Mike was an army artillery officer who completed two tours in Iraq. Nick and Tim served in the navy, Nick as a pilot, and Tim as a missile guidance technician. All three decided on a post-service career in sustainability. The route to get them there? The Masters Programs in sustainable business and policy at Bard College in New York.
At age 18, Tim Treadwell didn't want to head right to college, and so like his father and grandfather before him, he enlisted in the navy. Post 9-11 he was deployed on the west coast of the U.S., helping ensure that no more airplanes would be used as suicide bombs. After his service, he made the move to college, studying natural resource management where he loved working in the field. But after graduating, he was motivated to drive change with bigger impact and at a larger scale.
Nick Hvozda attended the U.S. Naval Academy, earning a degree in Mechanical Engineering. However, he never saw duty on a ship. Instead he became a navy pilot flying long-duration surveillance and search flights out of Air Force bases in Qatar and other locations. Nick’s Navy plane burned 750 gallons of fuel in a single hour. In civilian life, it will take him more than a year and a half of driving to consume that much transportation fuel. Educating himself about sustainable energy, Nick used the Navy’s Transition Assistance Program to evaluate his post-service options. He targeted work promoting renewable energy as his career goal.
Like Nick and Tim, Mike Amoroso started his military career right out of high school, attending and graduating from the US Military Academy with a degree in economics. His career included multiple tours in Iraq, as well as National Guard service that saw him deployed on a peace-keeping mission to the Egypt-Israeli Border. A memorable project for Mike was working with Iraqi’s to provide low-cost generators to families, increasing accessibility to electricity, creating jobs, and helping stabilize the economy. After the military, Mike worked a number of jobs in the private sector, but found he was missing what he most enjoyed about the army: the mission.
Tim, Nick and Mike all came to Bard to advance their purpose-driven careers. Bard offers three different degree programs in sustainability, each with a different underlying theory of change. The M.S. Degrees in Environmental Policy and Climate Science and Policy are for people who want to “change the rules”. Graduates work in and around city, state, federal and international government, within private sector businesses, and from non-profit organizations to get rid of bad laws and policies, and put in place good laws and policies, to drive sustainable outcomes.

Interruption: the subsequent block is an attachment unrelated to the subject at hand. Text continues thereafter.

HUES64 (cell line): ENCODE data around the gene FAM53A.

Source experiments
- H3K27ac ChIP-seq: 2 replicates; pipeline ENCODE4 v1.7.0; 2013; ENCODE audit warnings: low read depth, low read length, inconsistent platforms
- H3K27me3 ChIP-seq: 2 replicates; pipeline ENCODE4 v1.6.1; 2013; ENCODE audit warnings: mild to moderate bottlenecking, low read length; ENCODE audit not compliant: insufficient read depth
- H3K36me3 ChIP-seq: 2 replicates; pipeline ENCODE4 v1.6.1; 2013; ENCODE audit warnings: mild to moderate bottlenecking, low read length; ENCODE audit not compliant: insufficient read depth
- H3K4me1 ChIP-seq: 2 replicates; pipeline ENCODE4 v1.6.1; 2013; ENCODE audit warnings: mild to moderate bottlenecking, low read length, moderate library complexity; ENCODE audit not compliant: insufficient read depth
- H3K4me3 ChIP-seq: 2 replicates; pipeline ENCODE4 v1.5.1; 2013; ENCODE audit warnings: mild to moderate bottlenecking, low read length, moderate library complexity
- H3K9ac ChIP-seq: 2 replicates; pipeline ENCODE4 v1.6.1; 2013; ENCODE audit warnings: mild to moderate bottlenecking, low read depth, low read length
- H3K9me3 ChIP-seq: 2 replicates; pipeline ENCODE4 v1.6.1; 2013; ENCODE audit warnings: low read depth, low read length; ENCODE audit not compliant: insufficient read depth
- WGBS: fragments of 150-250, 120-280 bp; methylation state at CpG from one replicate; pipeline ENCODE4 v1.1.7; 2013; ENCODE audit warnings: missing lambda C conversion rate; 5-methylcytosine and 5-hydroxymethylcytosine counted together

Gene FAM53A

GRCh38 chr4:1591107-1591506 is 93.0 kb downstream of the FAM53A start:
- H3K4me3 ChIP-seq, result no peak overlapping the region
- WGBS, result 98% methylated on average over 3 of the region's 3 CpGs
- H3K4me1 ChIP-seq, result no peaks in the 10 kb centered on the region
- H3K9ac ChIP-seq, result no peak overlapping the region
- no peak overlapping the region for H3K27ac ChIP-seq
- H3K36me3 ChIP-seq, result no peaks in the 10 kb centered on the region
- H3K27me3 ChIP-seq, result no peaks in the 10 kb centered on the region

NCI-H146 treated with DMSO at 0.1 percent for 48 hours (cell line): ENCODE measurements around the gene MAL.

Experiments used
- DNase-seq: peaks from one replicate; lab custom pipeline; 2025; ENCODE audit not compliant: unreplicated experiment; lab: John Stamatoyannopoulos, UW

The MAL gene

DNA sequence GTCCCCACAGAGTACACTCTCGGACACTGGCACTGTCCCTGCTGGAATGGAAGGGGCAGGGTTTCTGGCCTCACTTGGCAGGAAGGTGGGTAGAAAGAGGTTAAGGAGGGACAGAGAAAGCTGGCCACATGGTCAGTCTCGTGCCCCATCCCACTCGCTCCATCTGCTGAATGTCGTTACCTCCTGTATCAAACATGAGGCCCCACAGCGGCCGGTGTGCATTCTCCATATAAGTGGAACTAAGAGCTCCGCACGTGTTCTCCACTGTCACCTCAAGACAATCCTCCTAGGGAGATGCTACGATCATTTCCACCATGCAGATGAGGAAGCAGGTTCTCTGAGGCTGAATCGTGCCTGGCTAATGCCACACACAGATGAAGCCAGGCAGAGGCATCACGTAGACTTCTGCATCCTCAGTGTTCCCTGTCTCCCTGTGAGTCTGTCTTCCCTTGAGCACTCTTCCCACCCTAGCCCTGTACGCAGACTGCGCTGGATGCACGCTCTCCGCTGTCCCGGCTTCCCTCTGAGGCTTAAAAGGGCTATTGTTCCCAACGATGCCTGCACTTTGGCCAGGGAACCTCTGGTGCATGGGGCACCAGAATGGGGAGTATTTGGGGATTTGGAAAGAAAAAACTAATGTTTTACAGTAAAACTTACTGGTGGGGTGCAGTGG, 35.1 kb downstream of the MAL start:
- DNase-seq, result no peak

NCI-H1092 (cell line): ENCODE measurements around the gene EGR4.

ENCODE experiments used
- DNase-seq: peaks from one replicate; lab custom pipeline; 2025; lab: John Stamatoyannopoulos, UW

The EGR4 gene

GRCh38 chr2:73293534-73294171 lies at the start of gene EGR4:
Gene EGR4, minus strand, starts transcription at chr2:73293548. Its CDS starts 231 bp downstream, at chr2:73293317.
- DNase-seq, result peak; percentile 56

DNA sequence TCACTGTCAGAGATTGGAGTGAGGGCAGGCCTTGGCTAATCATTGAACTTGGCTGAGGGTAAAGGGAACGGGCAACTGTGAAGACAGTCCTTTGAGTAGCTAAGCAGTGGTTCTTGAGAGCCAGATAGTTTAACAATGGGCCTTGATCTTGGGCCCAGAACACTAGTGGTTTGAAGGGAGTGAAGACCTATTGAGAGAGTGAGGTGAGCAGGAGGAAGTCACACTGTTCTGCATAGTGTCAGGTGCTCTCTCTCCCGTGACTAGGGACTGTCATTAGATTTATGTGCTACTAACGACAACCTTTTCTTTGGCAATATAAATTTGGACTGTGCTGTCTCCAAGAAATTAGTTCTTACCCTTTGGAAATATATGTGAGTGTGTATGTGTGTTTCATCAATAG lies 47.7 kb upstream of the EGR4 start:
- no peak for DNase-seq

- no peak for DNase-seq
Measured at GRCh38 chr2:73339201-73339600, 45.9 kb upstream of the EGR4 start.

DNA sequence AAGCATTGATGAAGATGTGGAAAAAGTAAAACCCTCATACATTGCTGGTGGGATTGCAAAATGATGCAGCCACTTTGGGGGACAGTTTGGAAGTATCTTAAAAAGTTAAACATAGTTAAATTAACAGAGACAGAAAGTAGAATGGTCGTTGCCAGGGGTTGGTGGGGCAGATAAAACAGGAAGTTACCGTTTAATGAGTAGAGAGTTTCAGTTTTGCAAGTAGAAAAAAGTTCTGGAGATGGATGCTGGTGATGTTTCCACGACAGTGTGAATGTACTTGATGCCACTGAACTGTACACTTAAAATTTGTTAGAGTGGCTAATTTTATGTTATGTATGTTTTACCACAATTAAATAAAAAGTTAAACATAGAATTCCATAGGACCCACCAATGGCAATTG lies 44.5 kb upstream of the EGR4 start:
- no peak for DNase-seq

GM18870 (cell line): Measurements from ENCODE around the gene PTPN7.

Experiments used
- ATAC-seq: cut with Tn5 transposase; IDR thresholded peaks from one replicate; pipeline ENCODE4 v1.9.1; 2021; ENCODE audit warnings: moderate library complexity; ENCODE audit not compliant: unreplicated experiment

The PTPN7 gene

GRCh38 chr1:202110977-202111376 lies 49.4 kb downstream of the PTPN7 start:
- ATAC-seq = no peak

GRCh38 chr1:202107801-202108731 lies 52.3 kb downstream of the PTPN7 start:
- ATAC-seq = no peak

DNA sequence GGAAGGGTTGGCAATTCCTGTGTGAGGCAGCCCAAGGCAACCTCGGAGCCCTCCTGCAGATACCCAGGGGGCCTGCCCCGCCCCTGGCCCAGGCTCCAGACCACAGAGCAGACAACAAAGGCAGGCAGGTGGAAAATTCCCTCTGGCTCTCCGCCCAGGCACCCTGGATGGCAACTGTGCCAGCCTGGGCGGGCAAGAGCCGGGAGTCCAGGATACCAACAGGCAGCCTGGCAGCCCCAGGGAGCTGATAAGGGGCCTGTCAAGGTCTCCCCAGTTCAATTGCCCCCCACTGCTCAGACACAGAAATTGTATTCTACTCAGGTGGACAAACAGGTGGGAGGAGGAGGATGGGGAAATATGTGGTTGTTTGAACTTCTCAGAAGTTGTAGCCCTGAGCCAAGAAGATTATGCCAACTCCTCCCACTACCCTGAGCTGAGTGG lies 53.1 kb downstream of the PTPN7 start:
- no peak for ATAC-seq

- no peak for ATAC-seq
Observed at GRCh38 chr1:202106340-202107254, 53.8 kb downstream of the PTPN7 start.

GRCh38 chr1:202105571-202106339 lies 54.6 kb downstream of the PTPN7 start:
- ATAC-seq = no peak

The M.Ed. in Environmental Education is for folks working to “change minds”. Graduates find jobs helping build out and lead in-school, after-school and summer programs helping K-12 students achieve ecological literacy.
Finally, the MBA in Sustainability degree is for future business leaders who plan to “change the game”. Bard’s program is one of the top graduate programs in the world that fully integrates a focus on mission-driven business and sustainability into a core MBA. Based in NYC, the program teaches students how to put the purpose of business first, and have financial success follow
Tim decided he wanted to “change the rules” around energy, so he enrolled in the Masters of Science program in Environmental Policy. Two unique features of the program helped accelerate his career. Bard believes that sustainability cannot be taught in the abstract: it is a problem solving discipline. To that end, all of our programs feature highly experiential education. The Bard M.S. degrees are unique in the U.S. in that they require all students to complete a 4-6 month, high-level professional internship as part of the program. So from June to January of their second year, all of our students are working in full-time internships: in Australia, Thailand, Geneva, South Africa, New York City, Alaska, or Washington D.C. While away on their internships, students are engaged in conversation with their capstone advisors, and in the second half of the final year they complete a masters project or thesis based on their internship.